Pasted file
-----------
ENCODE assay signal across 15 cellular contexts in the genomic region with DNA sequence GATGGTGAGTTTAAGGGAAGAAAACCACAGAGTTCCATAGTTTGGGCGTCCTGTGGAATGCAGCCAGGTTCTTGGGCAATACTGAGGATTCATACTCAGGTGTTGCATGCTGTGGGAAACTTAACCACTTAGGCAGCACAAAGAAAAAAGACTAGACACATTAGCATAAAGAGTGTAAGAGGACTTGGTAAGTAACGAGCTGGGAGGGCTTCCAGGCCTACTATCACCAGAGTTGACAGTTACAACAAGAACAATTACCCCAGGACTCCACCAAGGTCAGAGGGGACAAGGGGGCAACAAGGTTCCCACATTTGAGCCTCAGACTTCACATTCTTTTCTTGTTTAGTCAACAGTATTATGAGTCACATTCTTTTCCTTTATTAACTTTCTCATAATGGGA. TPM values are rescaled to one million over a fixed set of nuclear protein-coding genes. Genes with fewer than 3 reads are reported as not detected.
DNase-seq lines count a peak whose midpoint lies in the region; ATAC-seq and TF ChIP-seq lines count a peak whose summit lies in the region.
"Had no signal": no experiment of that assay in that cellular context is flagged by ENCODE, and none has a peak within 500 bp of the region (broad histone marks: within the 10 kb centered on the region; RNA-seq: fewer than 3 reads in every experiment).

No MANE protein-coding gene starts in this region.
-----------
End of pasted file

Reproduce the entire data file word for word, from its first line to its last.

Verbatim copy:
ENCODE assay signal across 15 cellular contexts in the genomic region with DNA sequence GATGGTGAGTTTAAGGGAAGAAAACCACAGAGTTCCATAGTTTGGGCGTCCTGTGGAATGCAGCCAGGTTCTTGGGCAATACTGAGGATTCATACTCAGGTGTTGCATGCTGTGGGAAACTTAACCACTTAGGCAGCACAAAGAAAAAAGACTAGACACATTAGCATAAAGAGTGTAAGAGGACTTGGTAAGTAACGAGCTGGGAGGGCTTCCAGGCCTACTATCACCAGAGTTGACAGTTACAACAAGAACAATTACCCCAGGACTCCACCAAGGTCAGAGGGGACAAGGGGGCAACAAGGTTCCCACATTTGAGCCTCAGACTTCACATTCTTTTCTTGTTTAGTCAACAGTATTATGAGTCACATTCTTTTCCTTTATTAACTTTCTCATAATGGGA. TPM values are rescaled to one million over a fixed set of nuclear protein-coding genes. Genes with fewer than 3 reads are reported as not detected.
DNase-seq lines count a peak whose midpoint lies in the region; ATAC-seq and TF ChIP-seq lines count a peak whose summit lies in the region.
"Had no signal": no experiment of that assay in that cellular context is flagged by ENCODE, and none has a peak within 500 bp of the region (broad histone marks: within the 10 kb centered on the region; RNA-seq: fewer than 3 reads in every experiment).

No MANE protein-coding gene starts in this region.